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The new issue of the Security Index journal is dedicated to the Middle East problems in general and to the ongoing Syrian conflict in particular, which has recently become one of the top issues on the international agenda. The other important topics, discussed in the journal, are nonproliferation of weapons of mass destruction, nuclear safety and security, and conventional arms control. In addition, the authors address the subject of cybersecurity, political processes in the Post-Soviet space, and the role of international peacemaking and peacekeeping in today’s world.


“Of course the main threat for us comes from nuclear terrorism. In order to prevent it we should provide more effective protection to the nuclear materials. Therefore we work actively on strengthening the cooperation between governmental bodies and nuclear industry, and we also support more effective application of the different legal instruments and conventions”, - Piet de Klerk, the Netherlands’ Sherpa for the preparations of the Nuclear Security Summit in The Hague.


“Nuclear security modeling is a new and interesting framework, which gives an opportunity for practical usage of knowledge, received during the Summer School”, - third secretary of the  Minister Secretariat Department of the Ministry of Foreign Affairs of Ukraine Volodymir Yatsiv.


The new issue of the Security Index journal to some extent is dedicated to the problem of the ideological and value deficiencies among political elites and the impact of the choice of these elites on the state of affairs in the international security sphere. Apart from the role of political elites in international relations, the authors turned their attention to the perspectives of international cooperation in nuclear security sphere, the development of energy sector in the Middle East, the problem of anti-missile defence in Russia-USA relations and other relevant issues.


“It would be foolish to eliminate those good initiatives in co-operation that were established during 20 years. Especially since they are equally useful for Russia and the United States. Saving the program, albeit on a smaller format, Russia and the United States are sending a signal that, although the relationships were still cool, they are not going to dissipate on strategic issues,” - Vladimir Orlov, the PIR Center President.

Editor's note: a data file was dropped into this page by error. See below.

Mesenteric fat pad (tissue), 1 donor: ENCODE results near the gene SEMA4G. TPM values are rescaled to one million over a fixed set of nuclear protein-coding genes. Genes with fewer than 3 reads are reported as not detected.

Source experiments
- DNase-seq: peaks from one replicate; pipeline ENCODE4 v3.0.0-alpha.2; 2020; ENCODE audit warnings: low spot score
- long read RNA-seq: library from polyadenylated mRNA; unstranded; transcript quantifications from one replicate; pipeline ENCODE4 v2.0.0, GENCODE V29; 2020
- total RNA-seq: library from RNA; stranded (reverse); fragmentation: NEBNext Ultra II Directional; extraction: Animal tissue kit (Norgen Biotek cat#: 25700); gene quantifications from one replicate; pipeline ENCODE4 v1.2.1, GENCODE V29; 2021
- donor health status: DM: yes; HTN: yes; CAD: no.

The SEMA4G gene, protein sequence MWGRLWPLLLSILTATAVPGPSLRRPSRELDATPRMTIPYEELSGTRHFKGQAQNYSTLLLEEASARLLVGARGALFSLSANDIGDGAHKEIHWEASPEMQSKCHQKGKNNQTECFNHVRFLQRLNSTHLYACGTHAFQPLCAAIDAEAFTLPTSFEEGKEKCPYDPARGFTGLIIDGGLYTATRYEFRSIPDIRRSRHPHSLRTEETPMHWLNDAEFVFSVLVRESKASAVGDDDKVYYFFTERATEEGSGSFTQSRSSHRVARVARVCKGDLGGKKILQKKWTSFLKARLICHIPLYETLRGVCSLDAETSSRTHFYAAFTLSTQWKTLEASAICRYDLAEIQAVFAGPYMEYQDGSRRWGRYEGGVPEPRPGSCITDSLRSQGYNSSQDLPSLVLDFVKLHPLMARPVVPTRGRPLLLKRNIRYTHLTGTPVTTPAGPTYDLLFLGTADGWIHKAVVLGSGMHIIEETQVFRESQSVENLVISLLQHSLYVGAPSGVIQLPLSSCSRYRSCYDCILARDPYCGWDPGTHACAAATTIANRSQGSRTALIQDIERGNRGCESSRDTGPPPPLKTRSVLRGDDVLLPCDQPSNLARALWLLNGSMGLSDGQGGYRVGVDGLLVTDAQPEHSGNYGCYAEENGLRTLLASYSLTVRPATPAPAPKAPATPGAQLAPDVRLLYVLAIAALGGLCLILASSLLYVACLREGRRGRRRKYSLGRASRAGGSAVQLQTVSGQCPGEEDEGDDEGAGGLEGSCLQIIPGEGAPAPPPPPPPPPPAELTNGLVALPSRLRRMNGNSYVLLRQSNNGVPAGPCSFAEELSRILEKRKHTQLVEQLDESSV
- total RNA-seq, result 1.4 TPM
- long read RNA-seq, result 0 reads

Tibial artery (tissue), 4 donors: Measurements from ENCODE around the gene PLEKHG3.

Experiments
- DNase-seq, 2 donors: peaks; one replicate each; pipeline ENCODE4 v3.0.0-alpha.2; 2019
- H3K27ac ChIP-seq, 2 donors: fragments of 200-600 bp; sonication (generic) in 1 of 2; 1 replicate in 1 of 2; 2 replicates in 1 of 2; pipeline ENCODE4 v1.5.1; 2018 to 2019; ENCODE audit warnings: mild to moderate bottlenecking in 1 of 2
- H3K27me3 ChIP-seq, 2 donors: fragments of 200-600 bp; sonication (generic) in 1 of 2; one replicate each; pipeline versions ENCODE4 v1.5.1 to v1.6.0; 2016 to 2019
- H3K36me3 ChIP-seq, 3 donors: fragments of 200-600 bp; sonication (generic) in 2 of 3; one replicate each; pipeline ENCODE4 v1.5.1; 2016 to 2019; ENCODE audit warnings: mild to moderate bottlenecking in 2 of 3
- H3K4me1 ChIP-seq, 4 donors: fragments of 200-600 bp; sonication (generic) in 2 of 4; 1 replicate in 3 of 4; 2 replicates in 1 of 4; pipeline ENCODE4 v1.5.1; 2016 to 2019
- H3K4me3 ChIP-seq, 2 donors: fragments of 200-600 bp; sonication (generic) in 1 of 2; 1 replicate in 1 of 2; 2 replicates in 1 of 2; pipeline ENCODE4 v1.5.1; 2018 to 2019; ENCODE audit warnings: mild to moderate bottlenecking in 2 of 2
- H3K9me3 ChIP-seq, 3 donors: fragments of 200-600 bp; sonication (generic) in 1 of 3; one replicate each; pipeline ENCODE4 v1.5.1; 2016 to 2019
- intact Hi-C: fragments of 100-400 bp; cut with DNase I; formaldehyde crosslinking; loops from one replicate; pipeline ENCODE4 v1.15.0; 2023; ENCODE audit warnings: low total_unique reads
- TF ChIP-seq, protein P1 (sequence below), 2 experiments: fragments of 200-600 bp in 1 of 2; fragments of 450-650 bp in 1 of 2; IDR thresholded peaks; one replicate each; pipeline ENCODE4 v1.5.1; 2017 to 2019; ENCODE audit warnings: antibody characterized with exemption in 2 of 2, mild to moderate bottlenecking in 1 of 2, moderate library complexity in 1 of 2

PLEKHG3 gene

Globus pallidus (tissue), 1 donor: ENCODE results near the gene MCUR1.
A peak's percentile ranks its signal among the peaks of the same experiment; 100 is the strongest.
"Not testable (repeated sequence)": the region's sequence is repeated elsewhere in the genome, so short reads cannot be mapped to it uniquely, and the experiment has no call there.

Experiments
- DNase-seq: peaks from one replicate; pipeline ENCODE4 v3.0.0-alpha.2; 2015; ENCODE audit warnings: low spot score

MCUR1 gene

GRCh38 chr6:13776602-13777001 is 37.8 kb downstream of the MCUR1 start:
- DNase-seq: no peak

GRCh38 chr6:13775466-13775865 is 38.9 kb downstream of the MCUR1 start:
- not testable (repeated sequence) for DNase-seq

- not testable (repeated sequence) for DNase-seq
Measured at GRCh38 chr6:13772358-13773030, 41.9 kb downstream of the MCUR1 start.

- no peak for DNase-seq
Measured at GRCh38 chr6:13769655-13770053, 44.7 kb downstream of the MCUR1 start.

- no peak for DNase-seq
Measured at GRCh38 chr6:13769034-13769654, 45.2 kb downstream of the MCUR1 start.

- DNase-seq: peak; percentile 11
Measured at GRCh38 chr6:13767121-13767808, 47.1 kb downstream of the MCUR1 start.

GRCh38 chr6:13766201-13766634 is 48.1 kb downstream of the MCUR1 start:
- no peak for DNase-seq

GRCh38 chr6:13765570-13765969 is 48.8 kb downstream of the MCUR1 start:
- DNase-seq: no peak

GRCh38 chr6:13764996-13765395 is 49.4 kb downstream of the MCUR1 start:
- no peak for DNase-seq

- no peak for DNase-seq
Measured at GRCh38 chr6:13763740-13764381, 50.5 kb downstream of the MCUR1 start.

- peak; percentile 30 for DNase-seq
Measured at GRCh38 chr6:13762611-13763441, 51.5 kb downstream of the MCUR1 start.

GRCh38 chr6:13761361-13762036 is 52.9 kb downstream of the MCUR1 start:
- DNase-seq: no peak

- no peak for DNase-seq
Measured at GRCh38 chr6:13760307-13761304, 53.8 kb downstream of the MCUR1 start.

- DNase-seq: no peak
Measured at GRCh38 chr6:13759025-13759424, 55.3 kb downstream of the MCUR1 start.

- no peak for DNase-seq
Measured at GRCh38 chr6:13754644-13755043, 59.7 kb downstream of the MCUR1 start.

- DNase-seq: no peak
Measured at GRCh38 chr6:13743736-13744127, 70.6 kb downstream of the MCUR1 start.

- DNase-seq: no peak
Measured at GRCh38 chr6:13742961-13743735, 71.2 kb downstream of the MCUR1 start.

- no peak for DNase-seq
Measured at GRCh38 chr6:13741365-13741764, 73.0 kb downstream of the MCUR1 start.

“The Nunn-Lugar program made great contribution to providing nuclear security. However this program became exhausted. The Nunn-Lugar program should be substituted by the New Partnership which would make cooperation equal”, - Vladimir Orlov, PIR Center President, and Alexander Cheban, PIR Center Research Fellow.


“According to Russian position, first of all it is necessary to establish a concrete date of the conference on the establishment of a Weapons of Mass Destruction-Free Zone (WMD-Free Zone) in the Middle East in order to put the work on a schedule basis. We believe that it could be held in the second half of December of this year, about the same dates that were tentatively scheduled in the past year by Finland as the "host country,” – Mikhail Ulyanov, Director of the Department for Security Affairs and Disarmament, Ministry of Foreign Affairs of the Russian Federation.


129_350_175.jpg“The exchange of letters between presidents is an important step, but merely the first one on the path to normalize relations. The exchange must be followed up by practical measures. At a minimum, we must go beyond state documents and give a green light to activate contacts on all levels. This will make it possible for concrete, effective joint projects to crystallize,” – PIR Center Vice President Dmitry Polikanov


“The U.S Cooperative Threat Reduction program, also known as the Nunn-Lugar program, has already reached a ripe old age, by the standards applied to such initiatives. The program was conceived during a transitional period in Russian statehood and was especially helpful during the turbulent years when Russia was struggling to finance even the most basic nuclear security measures. The program is now due to expire,” – writes Editor-in-Chief of the Security Index journal, Vladimir Orlov, in “From the Editor.”


“The Agreement between the United States of America and the Russian Federation Concerning the Safe and Reliable Transportation, Storage and Destruction of Weapons and the Prevention of Weapons Proliferation dated June 17, 1992 expires in June 2013. We must work out a new agreement and lay the tracks for the development of Russian-US cooperation in nuclear security and nonproliferation. At the moment, these tracks have not yet been laid, but the ties are already being put in place,” – Vladimir Kuchinov, Advisor to the Director General of Rosatom